VineyardThe idea of agritourism is really catching on in Georgia.  Around the state but especially in North Georgia, vineyards are a big draw, with estimated economic impact of $15 million.  Viticulture has persisted throughout history, so no surprise that Jesus spoke to the ages with lessons from the vine.

 Jesus may have been walking by a vineyard with his disciples when he spoke these words: “I am the vine, you are the branches; he who abides in Me and I in him, he bears much fruit, for apart from Me you can do nothing” (John 15:5).  To the one who tries so hard and fails so often to live a righteous life, this is a foreign thought.  The branch does no work but cling to the vine.  The believer to be fruitful has but one goal, to abide (reside) in Jesus.

 Hudson Taylor, notable missionary to China, discovered this secret, and he came to call it the ‘exchanged life.’  Though full of activity as he tried to do enough to please God, he suffered the futility of never being enough.  You can hear the relief in a letter to his sister, “The weight and strain are all gone.  But how to get faith strengthened? Not by striving after faith, but by resting on the Faithful One.  I am no longer anxious about anything as I realize this; for He, I know is able to carry out His will, and His will is mine. His grace is sufficient.”

 The believer is “in Him.”  What are the things that can only be true because of that, and not from our own activity and futility?  We are a new creation.  We are his workmanship.  We receive the gift of his own righteousness.  Seventy times in the New Testament, ordinary believers are called ‘saints’ (holy ones).  We no longer live but Christ lives in us.  If all these things are what God does as we abide in Christ, how is it possible to add to them by our own effort?  Ephesians 1 is the “in Him” chapter.  Read it and be blessed while you learn to rest.

 Taylor shared with his friends a booklet with Harriet Beecher Stowe’s words, “How, then shall a Christian bear fruit? By efforts and struggles to obtain that which is freely given; by meditations on watchfulness, on prayer, on action, on temptation, and on dangers? No: there must be a full concentration of the thoughts and affections on Christ; a complete surrender of the whole being to Him; a constant looking to Him for grace.”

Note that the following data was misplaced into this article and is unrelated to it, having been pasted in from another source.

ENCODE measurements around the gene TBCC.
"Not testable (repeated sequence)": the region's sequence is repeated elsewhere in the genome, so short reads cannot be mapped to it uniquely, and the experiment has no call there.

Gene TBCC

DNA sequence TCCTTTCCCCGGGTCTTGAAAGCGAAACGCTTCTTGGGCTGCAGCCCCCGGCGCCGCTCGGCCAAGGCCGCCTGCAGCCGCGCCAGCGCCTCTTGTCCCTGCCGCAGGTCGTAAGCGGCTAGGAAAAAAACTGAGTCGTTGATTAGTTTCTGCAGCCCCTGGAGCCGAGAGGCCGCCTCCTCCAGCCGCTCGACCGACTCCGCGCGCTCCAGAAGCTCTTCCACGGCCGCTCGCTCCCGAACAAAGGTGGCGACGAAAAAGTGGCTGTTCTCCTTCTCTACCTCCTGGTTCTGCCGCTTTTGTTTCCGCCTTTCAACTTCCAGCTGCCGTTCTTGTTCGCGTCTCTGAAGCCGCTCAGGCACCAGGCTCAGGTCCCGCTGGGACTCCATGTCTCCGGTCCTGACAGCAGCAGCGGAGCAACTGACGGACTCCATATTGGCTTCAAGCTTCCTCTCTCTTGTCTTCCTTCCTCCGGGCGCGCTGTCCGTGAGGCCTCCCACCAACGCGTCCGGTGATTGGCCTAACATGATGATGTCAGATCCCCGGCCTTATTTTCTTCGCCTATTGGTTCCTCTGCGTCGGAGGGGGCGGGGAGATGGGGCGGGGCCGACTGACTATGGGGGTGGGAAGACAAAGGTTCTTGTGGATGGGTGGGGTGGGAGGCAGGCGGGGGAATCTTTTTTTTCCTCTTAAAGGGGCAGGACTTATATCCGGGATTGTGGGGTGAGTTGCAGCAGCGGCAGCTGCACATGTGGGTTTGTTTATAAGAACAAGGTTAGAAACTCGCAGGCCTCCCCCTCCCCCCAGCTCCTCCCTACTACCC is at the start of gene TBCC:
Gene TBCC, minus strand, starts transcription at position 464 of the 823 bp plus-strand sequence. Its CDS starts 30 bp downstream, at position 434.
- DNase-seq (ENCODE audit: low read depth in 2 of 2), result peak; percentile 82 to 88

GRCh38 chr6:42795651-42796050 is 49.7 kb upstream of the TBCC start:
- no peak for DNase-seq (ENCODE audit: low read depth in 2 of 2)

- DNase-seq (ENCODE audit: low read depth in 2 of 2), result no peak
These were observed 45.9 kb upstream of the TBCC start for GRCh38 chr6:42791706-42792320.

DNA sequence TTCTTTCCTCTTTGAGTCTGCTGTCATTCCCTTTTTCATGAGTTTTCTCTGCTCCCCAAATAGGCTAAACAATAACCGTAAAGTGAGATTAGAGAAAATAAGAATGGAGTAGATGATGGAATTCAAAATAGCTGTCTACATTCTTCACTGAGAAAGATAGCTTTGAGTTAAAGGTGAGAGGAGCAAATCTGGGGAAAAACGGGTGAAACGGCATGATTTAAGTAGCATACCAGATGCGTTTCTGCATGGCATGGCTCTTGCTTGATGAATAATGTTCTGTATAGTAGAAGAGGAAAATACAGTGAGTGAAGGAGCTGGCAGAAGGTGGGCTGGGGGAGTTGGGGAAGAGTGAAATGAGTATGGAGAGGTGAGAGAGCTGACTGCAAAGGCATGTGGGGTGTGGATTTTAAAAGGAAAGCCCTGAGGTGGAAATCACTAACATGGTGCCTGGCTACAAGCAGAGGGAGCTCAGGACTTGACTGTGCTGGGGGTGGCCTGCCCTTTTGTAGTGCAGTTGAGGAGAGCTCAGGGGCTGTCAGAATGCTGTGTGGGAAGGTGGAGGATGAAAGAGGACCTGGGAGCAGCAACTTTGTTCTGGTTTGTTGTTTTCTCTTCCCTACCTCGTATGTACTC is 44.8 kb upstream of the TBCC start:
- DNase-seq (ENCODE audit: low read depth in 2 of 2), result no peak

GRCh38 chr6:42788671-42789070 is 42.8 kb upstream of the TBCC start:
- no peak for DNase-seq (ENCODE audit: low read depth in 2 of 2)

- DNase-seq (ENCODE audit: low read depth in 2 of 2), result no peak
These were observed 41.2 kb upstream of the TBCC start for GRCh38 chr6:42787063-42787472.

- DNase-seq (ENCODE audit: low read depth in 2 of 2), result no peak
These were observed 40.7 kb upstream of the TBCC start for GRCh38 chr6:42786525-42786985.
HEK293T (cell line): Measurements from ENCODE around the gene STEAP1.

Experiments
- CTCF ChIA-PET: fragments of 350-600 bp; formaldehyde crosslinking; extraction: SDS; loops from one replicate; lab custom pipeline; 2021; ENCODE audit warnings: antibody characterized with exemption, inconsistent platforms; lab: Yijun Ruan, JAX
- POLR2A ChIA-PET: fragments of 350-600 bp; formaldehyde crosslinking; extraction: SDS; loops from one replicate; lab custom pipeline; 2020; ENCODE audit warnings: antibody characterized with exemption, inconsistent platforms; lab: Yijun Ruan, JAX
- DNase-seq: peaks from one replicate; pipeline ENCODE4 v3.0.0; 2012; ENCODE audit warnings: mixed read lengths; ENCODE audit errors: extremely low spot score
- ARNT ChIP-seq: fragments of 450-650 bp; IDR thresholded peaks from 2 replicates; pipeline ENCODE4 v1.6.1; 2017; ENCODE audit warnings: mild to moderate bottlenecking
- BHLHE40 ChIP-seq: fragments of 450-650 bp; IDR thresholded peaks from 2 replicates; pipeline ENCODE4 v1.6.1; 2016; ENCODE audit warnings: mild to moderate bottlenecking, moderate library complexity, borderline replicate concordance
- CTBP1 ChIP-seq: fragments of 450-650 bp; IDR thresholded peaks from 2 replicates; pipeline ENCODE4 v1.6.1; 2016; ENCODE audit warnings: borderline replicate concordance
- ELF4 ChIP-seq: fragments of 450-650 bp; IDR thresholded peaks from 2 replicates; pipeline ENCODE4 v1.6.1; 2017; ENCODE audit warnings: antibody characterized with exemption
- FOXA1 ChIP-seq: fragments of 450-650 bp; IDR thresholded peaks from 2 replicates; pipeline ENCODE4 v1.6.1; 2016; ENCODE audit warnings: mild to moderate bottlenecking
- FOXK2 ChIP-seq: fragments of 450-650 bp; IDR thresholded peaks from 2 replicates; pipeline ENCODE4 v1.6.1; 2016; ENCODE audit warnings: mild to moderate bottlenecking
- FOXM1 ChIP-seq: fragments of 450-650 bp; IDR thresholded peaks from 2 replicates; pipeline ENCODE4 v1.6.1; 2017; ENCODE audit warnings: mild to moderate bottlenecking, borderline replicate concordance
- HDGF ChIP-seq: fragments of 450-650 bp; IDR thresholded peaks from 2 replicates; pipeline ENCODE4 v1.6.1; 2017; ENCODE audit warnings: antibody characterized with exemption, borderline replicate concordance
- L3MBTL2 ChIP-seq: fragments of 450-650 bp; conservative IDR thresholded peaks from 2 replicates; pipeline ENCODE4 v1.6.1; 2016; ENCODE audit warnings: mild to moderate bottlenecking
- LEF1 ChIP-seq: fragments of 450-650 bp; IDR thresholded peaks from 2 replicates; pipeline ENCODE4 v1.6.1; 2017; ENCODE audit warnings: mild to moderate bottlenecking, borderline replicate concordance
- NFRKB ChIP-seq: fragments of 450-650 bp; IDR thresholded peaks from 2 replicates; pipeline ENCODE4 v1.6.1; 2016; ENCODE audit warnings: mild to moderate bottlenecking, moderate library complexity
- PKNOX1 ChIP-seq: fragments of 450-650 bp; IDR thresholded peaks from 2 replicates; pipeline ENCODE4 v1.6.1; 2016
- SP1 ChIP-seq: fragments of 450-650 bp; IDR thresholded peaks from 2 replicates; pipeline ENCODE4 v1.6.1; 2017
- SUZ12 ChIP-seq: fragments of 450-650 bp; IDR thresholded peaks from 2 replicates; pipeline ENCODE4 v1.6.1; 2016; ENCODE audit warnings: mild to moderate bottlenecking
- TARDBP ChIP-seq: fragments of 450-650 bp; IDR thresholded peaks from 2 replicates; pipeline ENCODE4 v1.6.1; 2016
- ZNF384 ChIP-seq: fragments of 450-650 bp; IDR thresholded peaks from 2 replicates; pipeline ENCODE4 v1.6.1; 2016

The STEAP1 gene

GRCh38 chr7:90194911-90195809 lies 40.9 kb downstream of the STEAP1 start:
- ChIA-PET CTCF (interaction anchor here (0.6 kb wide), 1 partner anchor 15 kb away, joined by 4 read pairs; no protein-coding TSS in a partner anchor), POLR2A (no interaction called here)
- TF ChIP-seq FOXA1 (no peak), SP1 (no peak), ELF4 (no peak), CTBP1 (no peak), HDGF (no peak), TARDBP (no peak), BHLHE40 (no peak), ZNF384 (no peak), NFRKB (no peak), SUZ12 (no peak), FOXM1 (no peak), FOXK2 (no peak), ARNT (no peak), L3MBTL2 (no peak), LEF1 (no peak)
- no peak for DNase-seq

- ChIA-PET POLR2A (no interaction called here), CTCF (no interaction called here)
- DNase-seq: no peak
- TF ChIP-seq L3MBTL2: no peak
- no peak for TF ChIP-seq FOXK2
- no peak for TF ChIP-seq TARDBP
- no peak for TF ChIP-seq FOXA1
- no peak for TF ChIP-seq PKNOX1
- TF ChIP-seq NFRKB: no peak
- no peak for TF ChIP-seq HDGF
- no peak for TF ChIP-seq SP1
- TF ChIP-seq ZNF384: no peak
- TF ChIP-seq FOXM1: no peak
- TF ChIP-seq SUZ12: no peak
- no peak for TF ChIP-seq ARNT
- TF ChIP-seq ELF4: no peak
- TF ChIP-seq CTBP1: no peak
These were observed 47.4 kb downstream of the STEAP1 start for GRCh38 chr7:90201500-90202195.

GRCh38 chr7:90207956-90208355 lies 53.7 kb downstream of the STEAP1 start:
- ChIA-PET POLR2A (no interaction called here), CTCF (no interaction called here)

You know the words of the song Amazing Grace.  You know God’s grace means His unmerited favor toward you.  But do you know the exchanged life that comes from abiding in the Vine?  “My grace is sufficient for you, for power is perfected in weakness” (2 Cor 12:9).

Everyday People

StonestreetJohn was a rowdy, distracted high school kid in a Christian academy. On the last day of school before Christmas break, his teacher gave an assignment that would change his life.

The assignment paired him with a friend to go visit a shut-in, to bring some Christmas cheer. He was about to meet Omega Buckner. After an awkward attempt at conversation and singing Silent Night together, Ms. Buckner asked if she could pray for the boys. Despite having heard prayers all his life, John never heard anyone converse as though Jesus were in the room.

Two years later, he woke up thinking about her. He went to visit, and she greeted him by saying she had prayed for him that morning. Thus began a warm, mentoring friendship. In college, he took students to meet her, and many were impacted by the depth of her faith. The visits lasted until her life ended at age 97, but her impact on his life will not end. John Stonestreet tells this and other stories about “God’s audacious plan to change the world through everyday people” in his book, Restoring All Things.

It is tempting to be discouraged as the culture turns against the truths Christians know, and the values we hold sacred. Before he died in April, Roman Catholic Cardinal Francis George concluded, “It is likely that I will die in my bed. My successor will die in prison. His successor will die executed in the public square. His successor will pick up the shards of a ruined society and slowly help rebuild civilization, as the church has done so often in human history.” His statement expresses the hope that God is always at work, renewing, regenerating, reconciling. Remember Henry Blackaby’s Experiencing God?

God’s servants are called to be a blessing to the cultural belligerents, and to the world. “God was in Christ reconciling the world to Himself, not counting their trespasses against them, and He has committed to us the word of reconciliation. Therefore we are ambassadors for Christ” (2 Cor 5:19-20). All Christians are called through the life of Christ to be part of the Father’s work, even if we are unpopular or misunderstood.

In your community you will probably find Omega Buckner’s kin providing food and financial help to the needy, helping mothers with unplanned pregnancies, assisting with medical needs, reaching out to jail and detention center inmates, and providing counseling and rehabilitation therapy. You will find Christ-followers serving in government, education, business, and civic organizations.

What becomes of Western culture is beyond our control. T.S. Eliot wrote, “For us there is only the trying. The rest is not our business.” That we are here and trying is the evidence, hope, and victory that God is accomplishing His plan. Whatever the future, everyday people will still be part of the great work of God, loving and reconciling people to Himself.